It’s fitting that Meighen Jackson’s solo exhibit Climb is located at the top of a flight of stairs. Her paintings, drawings and paper constructions, which fill and overflow the second floor space at Janice Charach Gallery through December 5, serve as declarations of her endurance and resilience in the face of life’s inevitable personal blows.
Jackson’s recent work marks a major transition in her art practice, with paintings and drawings that bring the human figure to center stage. In her recently completed series of 10 artworks referencing the figure, lined up along one wall of the gallery, she employs an idiosyncratic process, layering and gluing cut and torn colored art papers on canvas. She then over-paints the surface, and rips and cuts away the featureless white to reveal the vibrant hues underneath. The brutal physicality of her process yields a surprisingly lyrical result. Though she demonstrates her familiarity with the language of modern art history, metaphorically nodding to Henri Matisse’s paper cutouts and Francis Bacon’s fluid, curvy lines, Jackson has arrived at a means of expression that is uniquely her own, a seamless fusion of drawing, collage and painting.
Also included in Climb are many works on paper that showcase her virtuosity, as she wields her brush in elegant calligraphic strokes. In her artist’s statement, Jackson pledges her allegiance to line or, as she puts it: “Lines that begin as solid, upstanding geometric citizens and end, like dying fireworks, in an explosion of dots and scratches.” The 23 black ink on paper drawings that rest in acetate sleeves at either end of the gallery are testaments to Jackson’s creative fluidity and productivity as a draftsman.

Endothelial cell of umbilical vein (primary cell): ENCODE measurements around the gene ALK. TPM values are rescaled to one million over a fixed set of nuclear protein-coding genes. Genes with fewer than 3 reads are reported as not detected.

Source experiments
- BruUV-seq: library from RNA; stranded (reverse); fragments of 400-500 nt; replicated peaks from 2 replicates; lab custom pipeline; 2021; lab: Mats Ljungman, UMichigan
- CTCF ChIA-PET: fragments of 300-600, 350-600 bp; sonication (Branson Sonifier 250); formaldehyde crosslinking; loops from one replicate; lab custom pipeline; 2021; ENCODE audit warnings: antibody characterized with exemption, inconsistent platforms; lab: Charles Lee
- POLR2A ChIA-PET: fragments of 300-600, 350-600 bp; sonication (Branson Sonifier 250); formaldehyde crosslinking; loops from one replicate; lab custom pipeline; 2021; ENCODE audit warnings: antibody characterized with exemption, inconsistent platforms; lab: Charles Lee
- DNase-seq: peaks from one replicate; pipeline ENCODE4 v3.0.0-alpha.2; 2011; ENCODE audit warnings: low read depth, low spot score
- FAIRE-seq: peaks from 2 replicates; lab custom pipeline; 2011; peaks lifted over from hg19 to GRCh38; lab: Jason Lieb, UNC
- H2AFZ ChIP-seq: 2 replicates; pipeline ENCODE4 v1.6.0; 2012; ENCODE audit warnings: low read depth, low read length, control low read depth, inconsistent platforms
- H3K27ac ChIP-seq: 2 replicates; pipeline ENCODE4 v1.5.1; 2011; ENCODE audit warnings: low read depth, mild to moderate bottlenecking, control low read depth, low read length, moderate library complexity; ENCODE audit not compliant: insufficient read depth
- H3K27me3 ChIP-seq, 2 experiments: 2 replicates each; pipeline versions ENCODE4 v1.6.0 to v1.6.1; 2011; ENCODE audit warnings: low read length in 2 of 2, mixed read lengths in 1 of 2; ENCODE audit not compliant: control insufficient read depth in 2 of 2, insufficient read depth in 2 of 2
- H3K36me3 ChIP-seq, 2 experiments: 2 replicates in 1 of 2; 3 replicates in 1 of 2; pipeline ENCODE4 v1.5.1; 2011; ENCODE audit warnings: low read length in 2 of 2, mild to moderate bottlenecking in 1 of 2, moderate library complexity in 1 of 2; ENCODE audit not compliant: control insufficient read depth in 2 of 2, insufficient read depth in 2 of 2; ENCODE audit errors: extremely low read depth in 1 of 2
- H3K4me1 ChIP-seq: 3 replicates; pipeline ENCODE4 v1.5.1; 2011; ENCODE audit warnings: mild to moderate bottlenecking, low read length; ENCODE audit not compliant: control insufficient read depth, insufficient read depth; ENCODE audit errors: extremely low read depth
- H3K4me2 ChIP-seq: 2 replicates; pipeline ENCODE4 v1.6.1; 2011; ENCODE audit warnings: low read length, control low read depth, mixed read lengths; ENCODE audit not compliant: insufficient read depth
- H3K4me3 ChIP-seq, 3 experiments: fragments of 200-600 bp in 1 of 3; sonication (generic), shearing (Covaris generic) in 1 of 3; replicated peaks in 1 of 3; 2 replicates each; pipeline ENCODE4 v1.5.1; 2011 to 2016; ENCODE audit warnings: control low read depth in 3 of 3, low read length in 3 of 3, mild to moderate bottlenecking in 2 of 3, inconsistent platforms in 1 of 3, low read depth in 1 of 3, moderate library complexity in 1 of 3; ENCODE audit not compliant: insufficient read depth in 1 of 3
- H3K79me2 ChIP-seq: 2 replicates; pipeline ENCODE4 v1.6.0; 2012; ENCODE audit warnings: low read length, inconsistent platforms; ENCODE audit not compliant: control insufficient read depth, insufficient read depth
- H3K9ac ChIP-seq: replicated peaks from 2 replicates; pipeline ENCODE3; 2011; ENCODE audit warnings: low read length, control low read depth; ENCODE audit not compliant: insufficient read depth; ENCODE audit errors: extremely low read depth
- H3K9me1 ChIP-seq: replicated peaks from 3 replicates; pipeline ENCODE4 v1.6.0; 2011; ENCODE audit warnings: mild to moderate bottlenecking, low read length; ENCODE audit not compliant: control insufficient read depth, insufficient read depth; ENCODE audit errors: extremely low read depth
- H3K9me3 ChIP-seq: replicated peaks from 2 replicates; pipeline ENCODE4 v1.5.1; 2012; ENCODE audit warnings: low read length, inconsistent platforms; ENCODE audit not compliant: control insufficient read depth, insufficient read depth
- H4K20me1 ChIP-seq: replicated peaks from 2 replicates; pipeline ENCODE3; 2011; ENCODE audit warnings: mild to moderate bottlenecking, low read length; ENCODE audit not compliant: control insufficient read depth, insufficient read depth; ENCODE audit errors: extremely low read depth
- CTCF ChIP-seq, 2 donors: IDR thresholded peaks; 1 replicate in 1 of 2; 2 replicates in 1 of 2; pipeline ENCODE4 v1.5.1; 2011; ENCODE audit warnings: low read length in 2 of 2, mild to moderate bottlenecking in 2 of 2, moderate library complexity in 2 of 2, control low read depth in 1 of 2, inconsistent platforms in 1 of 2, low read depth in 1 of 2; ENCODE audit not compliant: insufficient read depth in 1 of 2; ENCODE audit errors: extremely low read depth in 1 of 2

Ranging around the perimeter of the gallery, Jackson continues her ebullient way, painting the movement within waterfalls and cloud formations, with intimations of a few naiads thrown in for good measure. Bits of cut paper applied to the surfaces of the artworks are a consistent element throughout the collection, though they may perform different functions from one composition to the next. At times they form a loose grid that anchors the composition within the picture plane, at others they may indicate the atmospheric hue of a cloud or the motion of water crashing downhill. The constant from one piece to the next is her delight in the natural world.
Suspended within the oculus at the center of the gallery, several figurative paper constructions float, suspended. These three dimensional figures represent a new project for Jackson, and they seem to ride the air, like kites or sails. There are endless possibilities suggested by these first steps in a direction that the artist has only begun to explore.
Meighen Jackson’s Climb allows us to observe the artist during her journey toward a destination that only she can see. Her exploration of the infinite possibility within her creative practice can only grow as she sharpens her formal tools for the ascent to come.